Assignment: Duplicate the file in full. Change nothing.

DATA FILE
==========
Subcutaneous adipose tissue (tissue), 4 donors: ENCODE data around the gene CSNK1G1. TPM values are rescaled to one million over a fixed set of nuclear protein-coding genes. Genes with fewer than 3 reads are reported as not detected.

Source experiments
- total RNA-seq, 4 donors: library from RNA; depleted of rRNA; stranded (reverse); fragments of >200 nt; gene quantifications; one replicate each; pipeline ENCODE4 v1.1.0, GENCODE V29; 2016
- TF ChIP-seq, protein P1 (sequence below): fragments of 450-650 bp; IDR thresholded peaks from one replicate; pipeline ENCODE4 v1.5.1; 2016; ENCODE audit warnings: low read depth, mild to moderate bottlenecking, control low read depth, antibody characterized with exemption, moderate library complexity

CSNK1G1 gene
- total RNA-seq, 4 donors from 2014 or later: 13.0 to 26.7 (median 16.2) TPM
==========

Subcutaneous adipose tissue (tissue), 4 donors: ENCODE data around the gene CSNK1G1. TPM values are rescaled to one million over a fixed set of nuclear protein-coding genes. Genes with fewer than 3 reads are reported as not detected.

Source experiments
- total RNA-seq, 4 donors: library from RNA; depleted of rRNA; stranded (reverse); fragments of >200 nt; gene quantifications; one replicate each; pipeline ENCODE4 v1.1.0, GENCODE V29; 2016
- TF ChIP-seq, protein P1 (sequence below): fragments of 450-650 bp; IDR thresholded peaks from one replicate; pipeline ENCODE4 v1.5.1; 2016; ENCODE audit warnings: low read depth, mild to moderate bottlenecking, control low read depth, antibody characterized with exemption, moderate library complexity

CSNK1G1 gene
- total RNA-seq, 4 donors from 2014 or later: 13.0 to 26.7 (median 16.2) TPM